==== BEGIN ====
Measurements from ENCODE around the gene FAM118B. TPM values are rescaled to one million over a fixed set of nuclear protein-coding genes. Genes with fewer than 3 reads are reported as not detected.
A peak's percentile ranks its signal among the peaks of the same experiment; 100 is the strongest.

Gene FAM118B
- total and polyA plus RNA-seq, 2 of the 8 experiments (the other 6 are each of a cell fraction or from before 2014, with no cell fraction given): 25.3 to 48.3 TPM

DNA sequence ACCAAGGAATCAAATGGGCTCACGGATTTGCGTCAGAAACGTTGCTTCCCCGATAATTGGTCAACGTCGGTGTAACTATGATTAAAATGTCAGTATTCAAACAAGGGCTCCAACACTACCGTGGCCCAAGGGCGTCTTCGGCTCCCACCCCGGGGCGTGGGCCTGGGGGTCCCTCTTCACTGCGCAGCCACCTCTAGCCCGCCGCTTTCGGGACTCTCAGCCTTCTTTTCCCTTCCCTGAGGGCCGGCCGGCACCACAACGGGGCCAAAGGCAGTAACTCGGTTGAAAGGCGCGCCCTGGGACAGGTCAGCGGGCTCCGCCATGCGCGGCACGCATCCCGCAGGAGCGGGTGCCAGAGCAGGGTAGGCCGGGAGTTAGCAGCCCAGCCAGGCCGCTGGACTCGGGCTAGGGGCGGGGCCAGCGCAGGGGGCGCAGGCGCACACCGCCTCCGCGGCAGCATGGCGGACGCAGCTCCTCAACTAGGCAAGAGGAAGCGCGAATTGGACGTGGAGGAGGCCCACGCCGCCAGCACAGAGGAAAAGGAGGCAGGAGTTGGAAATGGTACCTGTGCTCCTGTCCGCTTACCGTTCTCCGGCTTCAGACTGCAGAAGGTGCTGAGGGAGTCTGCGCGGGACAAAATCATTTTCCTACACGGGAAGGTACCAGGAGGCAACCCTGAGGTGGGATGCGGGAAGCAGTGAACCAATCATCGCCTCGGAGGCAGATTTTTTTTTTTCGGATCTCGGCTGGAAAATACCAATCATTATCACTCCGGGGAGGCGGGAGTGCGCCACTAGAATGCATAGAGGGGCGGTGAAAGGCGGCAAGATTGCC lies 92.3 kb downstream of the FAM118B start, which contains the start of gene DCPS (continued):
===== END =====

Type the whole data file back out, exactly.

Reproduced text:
Measurements from ENCODE around the gene FAM118B. TPM values are rescaled to one million over a fixed set of nuclear protein-coding genes. Genes with fewer than 3 reads are reported as not detected.
A peak's percentile ranks its signal among the peaks of the same experiment; 100 is the strongest.

Gene FAM118B
- total and polyA plus RNA-seq, 2 of the 8 experiments (the other 6 are each of a cell fraction or from before 2014, with no cell fraction given): 25.3 to 48.3 TPM

DNA sequence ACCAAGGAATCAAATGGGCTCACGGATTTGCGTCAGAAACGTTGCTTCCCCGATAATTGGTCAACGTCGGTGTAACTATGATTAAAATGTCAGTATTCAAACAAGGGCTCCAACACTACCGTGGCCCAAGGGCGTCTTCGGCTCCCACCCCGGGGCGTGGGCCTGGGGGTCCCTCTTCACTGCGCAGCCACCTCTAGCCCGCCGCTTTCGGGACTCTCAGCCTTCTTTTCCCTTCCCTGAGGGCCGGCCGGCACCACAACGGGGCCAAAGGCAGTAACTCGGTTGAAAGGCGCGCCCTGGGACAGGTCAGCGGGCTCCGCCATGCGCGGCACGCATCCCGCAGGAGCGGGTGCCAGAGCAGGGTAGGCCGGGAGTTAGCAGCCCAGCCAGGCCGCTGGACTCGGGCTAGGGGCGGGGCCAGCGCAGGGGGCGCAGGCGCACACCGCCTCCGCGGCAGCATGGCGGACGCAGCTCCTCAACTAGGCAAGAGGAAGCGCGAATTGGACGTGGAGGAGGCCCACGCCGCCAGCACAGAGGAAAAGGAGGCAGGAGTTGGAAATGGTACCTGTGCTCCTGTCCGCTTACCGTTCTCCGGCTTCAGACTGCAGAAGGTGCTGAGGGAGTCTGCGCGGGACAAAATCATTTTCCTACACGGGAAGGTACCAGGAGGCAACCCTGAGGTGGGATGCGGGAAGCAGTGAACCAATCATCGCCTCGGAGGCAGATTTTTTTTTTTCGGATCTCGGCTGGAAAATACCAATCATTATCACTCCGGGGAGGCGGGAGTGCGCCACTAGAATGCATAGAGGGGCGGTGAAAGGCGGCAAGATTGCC lies 92.3 kb downstream of the FAM118B start, which contains the start of gene DCPS (continued):